On 13th October 2013, a 48-year-old Chinese woman was admitted to the Department of Obstetrics and Gynecology of the First Affiliated Hospital of Jinan University (Guangzhou, China) complaining of irregular vaginal bleeding for 1 month. Magnetic resonance imaging (MRI) revealed a 5.0-cm mass in the endometrial cavity and cervical stromal invasion. Dilation and curettage and histological examination revealed SCC of the endometrium involving the cervix. Immunohistochemical examination showed positive staining for synaptophysin, chromogranin A and neuron-specific enolase in the tumor cells. The patient also had a 1-year history of diabetes mellitus type 2, treated with 50 mg acarbose per day. The blood pressure and blood sugar levels were normal, there were no visual abnormalities, and other systemic investigations were also negative. After systemic metastasis of SCC was excluded, the patient underwent open extensive hysterectomy, bilateral salpingo-oophorectomy and pelvic lymph node dissection. Pathological evaluation revealed that ~90% of the tumor in the corpus uteri was SCC with myometrial invasion and cervical involvement, and 10% was endometrioid adenocarcinoma (Fig. 1). Metastatic SCC was also observed in the left external iliac and obturator lymph nodes. The patient was diagnosed with SCC of the endometrium, International Federation of Gynecology and Obstetrics stage IIIC1 (3). Docetaxel and platinum combination adjuvant chemotherapy was administered after the operation. After the first four courses of chemotherapy with docetaxel 120 mg (70 mg/m2) and cisplatin 90 mg (50 mg/m2) at 3-week intervals, the patient complained of visual impairment, particularly farsightedness. The visual acuities were 0.3 on the right and 0.5 on the left side, and MRI revealed no intracranial space-occupying lesion. Following exclusion of ophthalmological contraindications, the fifth course of chemotherapy consisted of docetaxel 120 mg (70 mg/m2) and reduced lobaplatin 45 mg (25 mg/m2) was administered. After 2 weeks, the patient was admitted to the hospital for worsening vision with light perception. Fundus fluorescence angiography revealed early-stage diffuse depigmentation of the retinal pigment epithelium and a window defect (hyperfluorescence) involving the macular area in both eyes. Electroretinography revealed loss of function of rod and cone cells bilaterally. Optical coherence tomography showed thinning of the macular retina (Fig. 2). Retinal current map examination showed that the binocular dark optic rod b-wave response and dark optic mixed reaction b-waves were not recorded, and absence of photopic a- and b-wave cone response. Fundus angiography showed secondary RP. Treatments aimed at improving fundus microcirculation were performed, including administration of enteric-coated aspirin and tanshinone. Unfortunately, the visual acuity of the patient did not improve following cessation of chemotherapy. There was no tumor recurrence during the 33-month follow-up, but the patient developed bilateral blindness.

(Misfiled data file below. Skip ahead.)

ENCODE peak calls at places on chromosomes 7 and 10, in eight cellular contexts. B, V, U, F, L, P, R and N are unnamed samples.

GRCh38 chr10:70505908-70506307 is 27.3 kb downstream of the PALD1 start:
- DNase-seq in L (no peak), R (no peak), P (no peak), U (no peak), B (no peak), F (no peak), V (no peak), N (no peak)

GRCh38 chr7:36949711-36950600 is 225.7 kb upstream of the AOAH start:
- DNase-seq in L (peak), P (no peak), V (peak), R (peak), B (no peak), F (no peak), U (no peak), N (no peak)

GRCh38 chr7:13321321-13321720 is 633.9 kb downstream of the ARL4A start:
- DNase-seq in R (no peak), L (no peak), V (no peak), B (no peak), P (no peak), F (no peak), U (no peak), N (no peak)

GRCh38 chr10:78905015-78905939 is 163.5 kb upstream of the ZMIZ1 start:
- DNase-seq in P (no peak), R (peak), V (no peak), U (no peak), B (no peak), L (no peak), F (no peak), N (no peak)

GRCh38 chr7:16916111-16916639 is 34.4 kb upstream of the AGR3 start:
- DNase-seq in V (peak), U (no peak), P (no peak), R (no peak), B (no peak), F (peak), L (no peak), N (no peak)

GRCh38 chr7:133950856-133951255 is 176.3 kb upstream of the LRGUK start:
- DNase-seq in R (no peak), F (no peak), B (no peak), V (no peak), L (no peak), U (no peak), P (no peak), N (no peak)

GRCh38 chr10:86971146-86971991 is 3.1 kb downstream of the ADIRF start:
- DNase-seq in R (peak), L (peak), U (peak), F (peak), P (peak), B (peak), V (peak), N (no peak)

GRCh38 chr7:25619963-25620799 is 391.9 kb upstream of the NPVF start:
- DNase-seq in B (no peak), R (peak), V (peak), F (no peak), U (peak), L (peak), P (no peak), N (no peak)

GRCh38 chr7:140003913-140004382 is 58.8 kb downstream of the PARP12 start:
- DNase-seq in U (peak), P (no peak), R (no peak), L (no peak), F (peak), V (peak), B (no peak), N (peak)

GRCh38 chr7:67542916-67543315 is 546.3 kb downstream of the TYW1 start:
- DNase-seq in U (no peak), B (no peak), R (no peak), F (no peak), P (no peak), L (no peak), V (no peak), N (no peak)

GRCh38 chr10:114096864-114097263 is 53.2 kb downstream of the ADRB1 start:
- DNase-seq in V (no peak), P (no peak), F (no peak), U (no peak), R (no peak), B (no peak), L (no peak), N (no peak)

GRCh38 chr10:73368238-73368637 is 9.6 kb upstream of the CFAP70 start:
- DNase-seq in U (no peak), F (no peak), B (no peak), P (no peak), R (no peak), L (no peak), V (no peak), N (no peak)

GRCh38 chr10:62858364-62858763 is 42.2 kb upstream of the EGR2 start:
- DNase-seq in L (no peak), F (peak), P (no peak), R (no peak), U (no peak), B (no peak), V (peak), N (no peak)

The patient provided written informed consent to the publication of this case report and associated images.